Top Drawer: Indy Chefs’ Tried-and-True Kitchen Tools

Behind every good chef is a cherished kitchen tool—a sturdy knife, a clever gadget, or a well-worn saute pan that is essential to day-to-day kitchen chores. Whether they love the latest technological gizmo or a prized family heirloom, these local toques give us a look at some of their most indispensable culinary instruments.


Lodge 10-Inch Cast-Iron Skillet
Craig Baker of The Local Eatery & Pub

“I bought it at a Goodwill for five dollars after watching a chef in North Carolina rock a service in a restaurant with a stack of them,” says Baker, who also owns Plow & Anchor. “It’s the most versatile thing I own by far—it can replace so many pieces of kitchen equipment.”


Shun 7-Inch Classic Asian Chef’s Knife
Erin Kem of R Bistro

Kem found her “go-to, all-around best knife” on a trip to Seattle when she wasn’t even shopping for kitchen supplies. “It’s a right-handed knife, and I’m a lefty, but the way I choke up on the knife makes it perfect for so many projects.”


1114-SternbergAmerican Weigh Digital Pocket Scale
Alan Sternberg of Cerulean

“We like to be as precise as possible,” says Sternberg, known for his trompe l’oeil presentations and deconstructed flavors, “so almost all of our recipes are weighed using grams.” No wonder he prefers a scale that measures down to a hundredth of a gram.


Excalibur 9-Tray Food Dehydrator
Carlos Salazar of Rook

For his innovative interpretations of Asian street-food staples, the former Oakleys Bistro sous chef uses this high-tech dehydrator for making black limes, puffed pork rinds, and aromatic powders of coconut or kimchi. Drying intensifies the flavors and makes them more versatile for seasoning and garnishes.


Vintage 1970s KitchenAid Mixer
Kate Drury of The Flying Cupcake

Indy’s celebrated cupcake innovator employed her mother’s trusty avocado-green mixer to test all of the original recipes for her popular bakery, now with five locations. “I finally took it home from the shop in 2010, and now I use it for every new recipe I create. It may be old and ugly, but it’s the only mixer I can use.”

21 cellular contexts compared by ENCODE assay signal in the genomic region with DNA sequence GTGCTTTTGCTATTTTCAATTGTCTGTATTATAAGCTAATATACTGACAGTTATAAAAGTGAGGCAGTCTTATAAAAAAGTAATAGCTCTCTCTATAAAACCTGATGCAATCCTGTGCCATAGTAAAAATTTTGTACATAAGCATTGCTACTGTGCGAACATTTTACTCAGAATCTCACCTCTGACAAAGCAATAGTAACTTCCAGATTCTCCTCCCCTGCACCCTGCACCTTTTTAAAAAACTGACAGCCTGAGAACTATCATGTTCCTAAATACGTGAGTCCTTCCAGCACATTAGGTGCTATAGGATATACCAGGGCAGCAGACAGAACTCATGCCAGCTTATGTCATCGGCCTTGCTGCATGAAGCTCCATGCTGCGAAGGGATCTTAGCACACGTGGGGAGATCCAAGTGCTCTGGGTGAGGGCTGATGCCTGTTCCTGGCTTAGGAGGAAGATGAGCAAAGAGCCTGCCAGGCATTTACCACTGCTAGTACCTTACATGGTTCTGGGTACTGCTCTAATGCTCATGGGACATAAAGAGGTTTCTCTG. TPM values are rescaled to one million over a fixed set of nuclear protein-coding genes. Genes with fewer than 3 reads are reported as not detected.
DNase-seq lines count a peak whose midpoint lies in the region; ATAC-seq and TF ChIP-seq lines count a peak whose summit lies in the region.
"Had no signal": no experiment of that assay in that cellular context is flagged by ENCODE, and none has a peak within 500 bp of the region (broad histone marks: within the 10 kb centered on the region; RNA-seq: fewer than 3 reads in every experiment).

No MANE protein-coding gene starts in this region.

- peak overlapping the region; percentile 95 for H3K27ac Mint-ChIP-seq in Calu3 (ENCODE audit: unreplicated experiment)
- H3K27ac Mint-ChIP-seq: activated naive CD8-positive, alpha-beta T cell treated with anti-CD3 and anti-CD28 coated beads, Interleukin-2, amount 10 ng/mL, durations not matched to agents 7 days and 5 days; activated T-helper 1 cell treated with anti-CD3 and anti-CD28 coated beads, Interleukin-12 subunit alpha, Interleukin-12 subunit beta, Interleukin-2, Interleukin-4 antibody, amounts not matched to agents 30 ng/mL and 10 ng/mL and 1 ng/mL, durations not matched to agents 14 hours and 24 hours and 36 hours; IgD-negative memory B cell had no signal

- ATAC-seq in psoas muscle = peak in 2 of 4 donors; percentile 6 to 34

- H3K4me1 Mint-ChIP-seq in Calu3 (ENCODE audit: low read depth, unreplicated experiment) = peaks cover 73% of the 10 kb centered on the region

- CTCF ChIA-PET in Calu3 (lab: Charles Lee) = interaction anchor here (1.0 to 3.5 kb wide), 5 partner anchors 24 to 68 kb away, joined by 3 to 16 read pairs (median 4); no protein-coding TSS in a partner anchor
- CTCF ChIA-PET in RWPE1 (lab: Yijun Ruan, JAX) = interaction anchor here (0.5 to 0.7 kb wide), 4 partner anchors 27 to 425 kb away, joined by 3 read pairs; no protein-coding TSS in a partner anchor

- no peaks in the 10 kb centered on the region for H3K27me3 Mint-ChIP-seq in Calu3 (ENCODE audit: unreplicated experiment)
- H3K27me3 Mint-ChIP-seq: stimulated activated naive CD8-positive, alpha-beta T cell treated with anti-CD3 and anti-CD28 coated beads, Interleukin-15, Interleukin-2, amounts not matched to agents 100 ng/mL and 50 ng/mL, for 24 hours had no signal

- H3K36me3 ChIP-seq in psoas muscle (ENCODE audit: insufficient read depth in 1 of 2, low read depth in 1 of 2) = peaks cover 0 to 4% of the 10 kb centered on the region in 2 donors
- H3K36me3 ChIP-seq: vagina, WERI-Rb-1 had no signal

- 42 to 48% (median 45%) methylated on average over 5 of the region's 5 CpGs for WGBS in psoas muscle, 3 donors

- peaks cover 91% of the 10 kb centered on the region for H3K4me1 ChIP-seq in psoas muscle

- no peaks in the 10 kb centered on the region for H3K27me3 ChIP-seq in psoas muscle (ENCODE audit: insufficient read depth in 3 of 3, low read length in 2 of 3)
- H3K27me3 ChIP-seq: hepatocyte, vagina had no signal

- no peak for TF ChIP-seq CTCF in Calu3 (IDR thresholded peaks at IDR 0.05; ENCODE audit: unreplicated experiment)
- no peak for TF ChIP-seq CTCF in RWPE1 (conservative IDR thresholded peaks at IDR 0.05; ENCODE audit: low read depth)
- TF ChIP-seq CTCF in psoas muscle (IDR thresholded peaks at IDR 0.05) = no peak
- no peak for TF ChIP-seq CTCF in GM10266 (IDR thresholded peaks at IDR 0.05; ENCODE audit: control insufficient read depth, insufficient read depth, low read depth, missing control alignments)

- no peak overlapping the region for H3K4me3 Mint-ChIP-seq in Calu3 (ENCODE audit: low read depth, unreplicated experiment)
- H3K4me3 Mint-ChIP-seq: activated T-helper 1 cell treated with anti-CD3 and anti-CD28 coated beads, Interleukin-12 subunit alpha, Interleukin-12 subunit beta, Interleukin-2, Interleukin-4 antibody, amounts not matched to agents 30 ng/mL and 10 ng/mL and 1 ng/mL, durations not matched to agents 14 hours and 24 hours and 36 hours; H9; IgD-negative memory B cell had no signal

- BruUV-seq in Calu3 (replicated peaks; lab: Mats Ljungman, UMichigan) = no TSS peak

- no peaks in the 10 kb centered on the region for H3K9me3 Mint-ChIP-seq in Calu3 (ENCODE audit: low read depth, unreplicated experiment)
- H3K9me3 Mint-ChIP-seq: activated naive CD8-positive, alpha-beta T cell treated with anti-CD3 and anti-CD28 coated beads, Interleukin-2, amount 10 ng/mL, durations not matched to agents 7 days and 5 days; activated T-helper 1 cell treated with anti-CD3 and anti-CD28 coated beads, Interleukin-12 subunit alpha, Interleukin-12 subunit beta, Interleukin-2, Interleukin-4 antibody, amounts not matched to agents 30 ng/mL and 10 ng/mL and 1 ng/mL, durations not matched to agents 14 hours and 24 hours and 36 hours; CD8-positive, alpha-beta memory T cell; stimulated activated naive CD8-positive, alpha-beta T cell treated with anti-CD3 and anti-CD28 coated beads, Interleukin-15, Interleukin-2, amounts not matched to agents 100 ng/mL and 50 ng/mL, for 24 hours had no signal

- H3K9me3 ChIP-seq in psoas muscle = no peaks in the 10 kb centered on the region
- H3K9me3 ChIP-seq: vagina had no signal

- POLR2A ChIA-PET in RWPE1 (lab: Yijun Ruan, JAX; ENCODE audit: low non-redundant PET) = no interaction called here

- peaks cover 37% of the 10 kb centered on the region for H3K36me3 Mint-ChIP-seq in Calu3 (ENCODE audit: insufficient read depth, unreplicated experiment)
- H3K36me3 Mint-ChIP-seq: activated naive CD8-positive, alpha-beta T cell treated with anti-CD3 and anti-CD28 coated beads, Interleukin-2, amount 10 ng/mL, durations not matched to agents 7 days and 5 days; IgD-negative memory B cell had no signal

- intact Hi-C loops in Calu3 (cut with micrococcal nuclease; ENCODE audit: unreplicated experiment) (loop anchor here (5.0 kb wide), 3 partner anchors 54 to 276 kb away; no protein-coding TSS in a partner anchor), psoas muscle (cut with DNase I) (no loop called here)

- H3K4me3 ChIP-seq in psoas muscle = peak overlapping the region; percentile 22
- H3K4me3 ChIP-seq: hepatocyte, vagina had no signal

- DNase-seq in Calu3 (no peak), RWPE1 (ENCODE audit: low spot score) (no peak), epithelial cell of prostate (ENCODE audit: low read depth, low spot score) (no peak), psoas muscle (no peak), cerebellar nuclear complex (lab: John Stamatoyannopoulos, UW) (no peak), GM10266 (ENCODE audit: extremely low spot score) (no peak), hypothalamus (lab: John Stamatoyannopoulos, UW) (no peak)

Brandon-CanfieldLe Creuset Heritage 1.5-Quart Pate Terrine
Brandon Canfield, of The Loft Restaurant at Traders Point Creamery

For the terrines and pates he concocts from whole hogs and lambs, Canfield uses this hefty enameled cast-iron terrine, which is as durable as it stylish. “When I see one in a kitchen, it lends instant credence to the chef’s skill. It’s a respect-earner.”


iSi One-Pint Whipped-Cream Dispenser
John Adams, formerly of Plow & Anchor

When he sees a young toque, the former chef at Bluebeard and Louisville’s Proof on Main tells them they have to put their hollandaise sauce in this curvaceous frother, which turns almost any smooth sauce into an airy emulsion. Adams uses the tool for the coffee–and–bacon-fat “redeye” hollandaise that accompanies his breakfast-inspired seared scallops. “We had one at Bluebeard, but we didn’t know how to use it yet. Now I use it every day.”



A graduate of IU’s Master of Fine Arts program in creative writing, Terry Kirts hails from a town in Illinois so small it didn’t have a restaurant until he was in the 8th grade. Since 2000, he’s more than made up for the dearth of eateries in his childhood, logging hundreds of meals as the dining critic for WHERE Indianapolis, Indianapolis Woman, and NUVO before joining Indianapolis Monthly as a contributing editor in 2007. A senior lecturer in creative writing at IUPUI, Terry has published his poetry and creative nonfiction in a number of literary journals and anthologies, including Gastronomica, Alimentum, and Home Again: Essays and Memoirs from Indiana, and he’s the author of the poetry collection To the Refrigerator Gods, published by Seven Kitchens Press in 2011.